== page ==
If you’re planning on mailing gifts or purchasing items online, be aware that shipping delays are another issue affecting the holidays. In October, the United States Postal Service (USPS) implemented changes that have caused shipping delays that tack on a few days. It’s also raising prices on things like priority mail and stamps.

What Can I Do To Avoid Feeling These Effects?

You can’t do much about the supply chain shortage or the shipping delays, but there are some steps you can take to avoid their impact on your holiday. Here are a few ideas.

Budget Early

This year, more than ever, it’s important to budget early for the holidays. Not only should you shop a little earlier this year, but you’ll also need to pay a little more.

First, set a total gift limit. Make a list of everyone you want to gift this year and divvy up the dollar amounts to total your gift limit. For example, if your limit is $200 and you need to buy for 10 people, maybe you only spend $20 per person.

When buying Christmas gifts on a budget that’s a little tight, see where you can save by making some handmade gifts, buying off-brand or using a gift card or coupon to buy the gift. Look up sales and plan to shop then.

As you purchase gifts, make sure you are tracking your spending and adjusting your per gift budget. If you decide to spend more on one person, take a few dollars from the planned spend for others.

Be Proactive When Shopping

Both in-store shopping and e-commerce shops are affected by supply chain issues. If you’re trying to buy this year’s hot ticket item or another trendy item, start your search now. If you find it, don’t put off getting it. Chances are it may not be restocked. While people may be waiting for Black Friday to get the best deals, many are unaware that some stores have already kicked off their Black Friday deals.

While you do your normal shopping, peruse the toy, clothing, housewares and other departments to see what you can find now. You may not know what to look for specifically, but you may just find that perfect gift you didn’t consider before.

Consider Other Kinds Of Gifts

If you’re worried about supply chain issues or are already having trouble finding gifts, consider gifting items that may not be affected by shortages or find an alternative to a physical, tangible gift. Some of these options can also help you enjoy the holidays without going into debt. Here are a few ideas:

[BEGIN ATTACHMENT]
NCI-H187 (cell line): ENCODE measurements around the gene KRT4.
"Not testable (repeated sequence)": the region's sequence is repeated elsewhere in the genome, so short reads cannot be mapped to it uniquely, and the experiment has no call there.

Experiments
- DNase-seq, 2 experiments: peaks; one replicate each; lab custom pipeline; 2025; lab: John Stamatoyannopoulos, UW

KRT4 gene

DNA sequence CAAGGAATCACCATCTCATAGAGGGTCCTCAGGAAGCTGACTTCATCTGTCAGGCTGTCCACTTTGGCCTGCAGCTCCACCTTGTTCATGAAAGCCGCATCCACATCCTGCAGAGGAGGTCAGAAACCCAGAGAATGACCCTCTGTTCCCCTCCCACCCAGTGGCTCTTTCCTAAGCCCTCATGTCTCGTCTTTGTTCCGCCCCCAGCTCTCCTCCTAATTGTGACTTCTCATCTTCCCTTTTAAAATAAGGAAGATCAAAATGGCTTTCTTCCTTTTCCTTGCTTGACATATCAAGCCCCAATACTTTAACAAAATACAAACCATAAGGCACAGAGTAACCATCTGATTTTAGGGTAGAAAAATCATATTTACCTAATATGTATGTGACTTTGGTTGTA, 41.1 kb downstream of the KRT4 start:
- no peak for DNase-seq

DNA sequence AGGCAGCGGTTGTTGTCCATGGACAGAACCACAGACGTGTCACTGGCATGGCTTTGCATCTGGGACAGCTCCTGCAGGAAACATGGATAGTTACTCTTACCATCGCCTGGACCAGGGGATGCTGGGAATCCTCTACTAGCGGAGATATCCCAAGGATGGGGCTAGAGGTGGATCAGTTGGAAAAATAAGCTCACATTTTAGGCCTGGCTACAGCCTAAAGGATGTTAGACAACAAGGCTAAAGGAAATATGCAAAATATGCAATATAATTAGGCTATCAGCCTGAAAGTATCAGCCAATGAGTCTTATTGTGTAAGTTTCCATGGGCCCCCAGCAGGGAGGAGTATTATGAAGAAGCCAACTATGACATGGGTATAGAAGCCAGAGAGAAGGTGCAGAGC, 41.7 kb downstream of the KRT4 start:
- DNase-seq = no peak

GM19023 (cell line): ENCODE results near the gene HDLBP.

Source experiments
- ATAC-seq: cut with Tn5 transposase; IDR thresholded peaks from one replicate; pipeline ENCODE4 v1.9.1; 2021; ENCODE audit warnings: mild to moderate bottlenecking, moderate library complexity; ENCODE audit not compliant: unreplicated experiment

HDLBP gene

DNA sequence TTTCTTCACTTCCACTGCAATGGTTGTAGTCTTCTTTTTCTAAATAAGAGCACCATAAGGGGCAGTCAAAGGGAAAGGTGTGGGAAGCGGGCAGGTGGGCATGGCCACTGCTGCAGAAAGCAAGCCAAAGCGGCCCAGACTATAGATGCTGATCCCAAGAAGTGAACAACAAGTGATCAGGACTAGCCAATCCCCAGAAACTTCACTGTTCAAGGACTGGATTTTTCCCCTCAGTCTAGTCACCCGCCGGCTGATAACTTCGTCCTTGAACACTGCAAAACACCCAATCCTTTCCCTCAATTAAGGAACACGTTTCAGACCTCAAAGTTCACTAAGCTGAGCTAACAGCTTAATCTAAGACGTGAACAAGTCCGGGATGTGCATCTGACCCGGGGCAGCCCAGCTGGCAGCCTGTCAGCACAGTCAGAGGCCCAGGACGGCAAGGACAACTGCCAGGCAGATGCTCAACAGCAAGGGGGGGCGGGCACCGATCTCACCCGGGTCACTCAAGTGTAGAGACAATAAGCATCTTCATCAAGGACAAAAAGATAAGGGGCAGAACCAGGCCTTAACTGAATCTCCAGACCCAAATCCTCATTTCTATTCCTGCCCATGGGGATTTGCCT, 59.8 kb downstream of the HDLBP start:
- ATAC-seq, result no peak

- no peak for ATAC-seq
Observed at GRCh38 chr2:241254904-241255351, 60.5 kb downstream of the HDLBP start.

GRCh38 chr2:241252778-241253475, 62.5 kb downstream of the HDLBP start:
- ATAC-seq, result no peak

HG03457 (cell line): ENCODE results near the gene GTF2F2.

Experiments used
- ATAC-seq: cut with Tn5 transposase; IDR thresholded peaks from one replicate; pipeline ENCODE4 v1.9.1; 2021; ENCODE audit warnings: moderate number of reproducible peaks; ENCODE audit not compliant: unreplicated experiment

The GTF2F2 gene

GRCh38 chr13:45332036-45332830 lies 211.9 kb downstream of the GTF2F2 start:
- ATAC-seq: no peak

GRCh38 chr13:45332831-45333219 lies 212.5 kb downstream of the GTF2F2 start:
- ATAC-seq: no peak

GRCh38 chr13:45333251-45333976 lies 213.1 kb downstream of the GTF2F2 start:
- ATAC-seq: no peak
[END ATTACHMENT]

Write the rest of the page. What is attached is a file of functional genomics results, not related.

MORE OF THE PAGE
• Purchased a gently used item from an online marketplace, antique shop or thrift store.
  • Give handmade gifts this year.
  • Donate to a cause your loved one is passionate about.
  • Cook your loved one a meal.
  • Give gift cards this year that loved ones can use once the supply chain issues ease up.
  • Sign them up for a subscription.
  • Purchase handmade products directly from the source at craft fairs, and e-commerce sites like Etsy.

Ship Packages Early

To keep your packages from arriving late, ship them as early as possible. To ensure they make it for Christmas, it’s recommended that you send them by the following dates, and no later.

  • If sending via USPS, you should ship your packages by December 15 for ground service and December 17 for first-class mail.
  • If using FedEx, send your packages on December 9 for domestic ground economy and December 15 for domestic ground.

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The Bottom Line

We’re still adjusting to the impact the pandemic has had and will have on our lives for years to come. If the pandemic has had an impact on your finances and you’re still trying to adjust, use this budgeting guide to help.

While COVID-19 has caused supply chain issues that may affect the holiday season, at least we can be grateful that we may be able to spend time with loved ones this year and celebrate together, safely.

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    Lauren Nowacki

    Lauren Nowacki is a staff writer specializing in personal finance, homeownership and the mortgage industry. She has a B.A. in Communications and has worked as a writer and editor for various publications in Philadelphia, Chicago and Metro Detroit.